Behind the Closing Doors: (part 2)

Written by Terry DeBoer on . Posted in Local

Rev Andrew DeBraber at frinal serviceRev. Andrew De Braber addresses an empty sanctuary at the final service at Comstock Park Cong-UCCRev. Andrew DeBraber had a calm and rather solemn look as he rose to begin this special church worship service.

"Hear and believe this good news," he said. "Our help is in the name of our God who is continually making and re-making heaven and earth."

It was the opening of the closing service of Comstock Park Congregational-United Church of Christ.

Sunday November 22, 2020 was the official end date for this historic church on Lamoreaux Dr. NE whose roots go back more than a century.

Two Area Pastors Offer Readers New Books

Written by Ann Byle on . Posted in Local

Mike Head ShotRev. Michael WittmerOne retired pastor and one newly-minted pastor have each written new books that offer readers both information and inspiration.

Rev. Michael Wittmer, newly named as pastor of Cedar Springs Baptist Church, has recently released "The Bible Explainer: Questions and Answers on Origins, The Old Testament, Jesus, the End Time, and More," published by Barbour.

The full-color volume is packed with 250 questions that answer just about every question possible about the Bible, from "When did God create the world?" to "What is the Abrahamic Covenant?" from "What do we know about Jesus' early years?" to "What is faith?"

Where Does Your Spiritual TripTik Take You?

Written by WMCN Editor on . Posted in Local

vernbCouples spend decades doing everything together until declining health prompts a move into an assisted living facility. They take turns caring for one another as their health ebbs and they prepare for their final journeys.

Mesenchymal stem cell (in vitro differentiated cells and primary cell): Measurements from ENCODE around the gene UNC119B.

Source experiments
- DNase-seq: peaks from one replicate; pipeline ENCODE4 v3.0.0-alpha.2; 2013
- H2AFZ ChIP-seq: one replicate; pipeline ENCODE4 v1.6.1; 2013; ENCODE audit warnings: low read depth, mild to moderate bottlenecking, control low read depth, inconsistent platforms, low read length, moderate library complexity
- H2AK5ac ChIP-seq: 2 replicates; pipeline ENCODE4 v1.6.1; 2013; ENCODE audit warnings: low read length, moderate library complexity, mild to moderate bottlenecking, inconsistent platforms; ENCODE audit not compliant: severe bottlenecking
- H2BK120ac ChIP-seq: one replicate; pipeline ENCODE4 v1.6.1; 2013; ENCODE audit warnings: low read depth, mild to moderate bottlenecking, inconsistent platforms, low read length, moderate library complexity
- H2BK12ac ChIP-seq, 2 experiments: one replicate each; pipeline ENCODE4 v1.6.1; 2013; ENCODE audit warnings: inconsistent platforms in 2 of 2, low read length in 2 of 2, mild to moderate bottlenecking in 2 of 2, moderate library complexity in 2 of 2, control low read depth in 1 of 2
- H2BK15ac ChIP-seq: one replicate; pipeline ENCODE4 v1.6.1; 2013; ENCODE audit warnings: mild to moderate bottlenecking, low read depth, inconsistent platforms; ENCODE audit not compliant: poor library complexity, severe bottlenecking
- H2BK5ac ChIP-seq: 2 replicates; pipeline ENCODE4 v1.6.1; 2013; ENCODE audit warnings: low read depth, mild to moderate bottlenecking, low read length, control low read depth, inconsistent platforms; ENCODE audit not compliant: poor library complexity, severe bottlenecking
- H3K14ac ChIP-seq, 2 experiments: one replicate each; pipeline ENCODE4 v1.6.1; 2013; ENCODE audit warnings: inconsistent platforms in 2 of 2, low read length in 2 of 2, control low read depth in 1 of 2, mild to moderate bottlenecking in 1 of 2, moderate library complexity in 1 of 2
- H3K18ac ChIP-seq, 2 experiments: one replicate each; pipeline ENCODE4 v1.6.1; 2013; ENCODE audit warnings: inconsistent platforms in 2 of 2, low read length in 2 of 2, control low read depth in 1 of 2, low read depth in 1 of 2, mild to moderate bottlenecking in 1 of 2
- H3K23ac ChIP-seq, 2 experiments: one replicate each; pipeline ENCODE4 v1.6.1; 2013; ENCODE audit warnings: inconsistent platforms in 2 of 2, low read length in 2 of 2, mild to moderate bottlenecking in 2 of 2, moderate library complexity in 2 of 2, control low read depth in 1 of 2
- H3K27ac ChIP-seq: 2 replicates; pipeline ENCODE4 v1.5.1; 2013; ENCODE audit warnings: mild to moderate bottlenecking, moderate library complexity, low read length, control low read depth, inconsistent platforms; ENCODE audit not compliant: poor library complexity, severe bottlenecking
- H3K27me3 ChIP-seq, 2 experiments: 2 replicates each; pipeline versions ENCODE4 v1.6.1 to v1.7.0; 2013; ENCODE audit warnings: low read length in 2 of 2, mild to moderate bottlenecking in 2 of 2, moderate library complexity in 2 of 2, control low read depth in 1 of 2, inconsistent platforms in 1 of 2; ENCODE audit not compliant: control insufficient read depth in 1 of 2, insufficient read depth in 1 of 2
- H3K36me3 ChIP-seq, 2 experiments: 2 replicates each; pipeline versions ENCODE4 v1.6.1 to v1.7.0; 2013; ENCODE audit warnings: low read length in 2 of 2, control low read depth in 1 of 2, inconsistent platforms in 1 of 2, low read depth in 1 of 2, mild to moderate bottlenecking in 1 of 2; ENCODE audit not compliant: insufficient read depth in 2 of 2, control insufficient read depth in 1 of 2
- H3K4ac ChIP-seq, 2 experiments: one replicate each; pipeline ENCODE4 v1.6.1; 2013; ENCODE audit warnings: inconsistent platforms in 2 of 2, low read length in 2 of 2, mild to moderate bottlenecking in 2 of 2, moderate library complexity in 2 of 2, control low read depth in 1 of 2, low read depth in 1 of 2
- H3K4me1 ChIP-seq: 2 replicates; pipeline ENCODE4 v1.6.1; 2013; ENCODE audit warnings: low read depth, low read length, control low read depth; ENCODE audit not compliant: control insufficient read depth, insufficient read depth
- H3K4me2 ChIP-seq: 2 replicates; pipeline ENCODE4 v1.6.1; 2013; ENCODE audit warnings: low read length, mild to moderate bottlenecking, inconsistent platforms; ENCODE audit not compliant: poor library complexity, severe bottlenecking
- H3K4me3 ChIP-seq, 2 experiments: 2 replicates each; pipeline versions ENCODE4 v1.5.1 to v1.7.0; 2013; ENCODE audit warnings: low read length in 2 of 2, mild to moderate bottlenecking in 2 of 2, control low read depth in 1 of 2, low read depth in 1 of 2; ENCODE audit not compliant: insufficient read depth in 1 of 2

As a spiritual caregiver for Emmanuel Hospice, Pastor Vern Bareman regularly visits couples in this situation. His conversations with spouses of patients who have recently died can swing from profound grief to gratitude that the struggles have ended.

"Some of our patients are ready to go, while others are fighting to hang on to life," Bareman says. "Coming to terms with letting go can be hard for both patients and their families."

Multiply222 Takes its Cue From 2 Timothy 2:2: Entrusting Qualified Teachers to Disciple Others

Written by Paul R. Kopenkoskey on . Posted in Local

Bob-New Bob Crow: “If you’re not passing it on, you’re missing the point.”The statistics reveal what's at stake. Up to 85 percent of churches in North America have plateaued or are in decline while about 23 percent of the nation's population say they are not affiliated with any religion, otherwise known as the "nones." This is sobering news, but instead of waving the white flag, the Multiply222 Network has a plan.

Correction: the Word of God has a plan that the ministry seeks to birth in others, says Bob Crow, Multiply222's chief development officer.

Behind the Closing Doors

Written by Terry DeBoer on . Posted in Local

Comstock Park Cong uccThe Comstock Park church before its closing last November.There are many factors involved in a church closing. Similar threads wind their way around the tales of those which find themselves coming to an end.

But each church has its own story.

So it is with Comstock Park Congregational-United Church of Christ on Lamoreaux Dr. NE, just up the hill a bit from West River Dr. The church closed its doors last November, the final chapter in a 110-year lifetime.

Paul Sommer, the church's historian, can fill you in on details. But the meandering story takes a while to tell.

Benckhuysen appointed director of CRC Safe Church Ministry

Written by Paul R. Kopenkoskey on . Posted in Local

safechurchThe executive committee of the Council of Delegates voted unanimously to appoint Dr. Amanda Benckhuysen to the position of director of Safe Church Ministry for the Christian Reformed Church in North America.

Benckhuysen previously served as professor of Old Testament at Calvin Theological Seminary. She also taught at the University of Dubuque (Iowa) Theological Seminary and was a campus minister at the University of Michigan in Ann Arbor.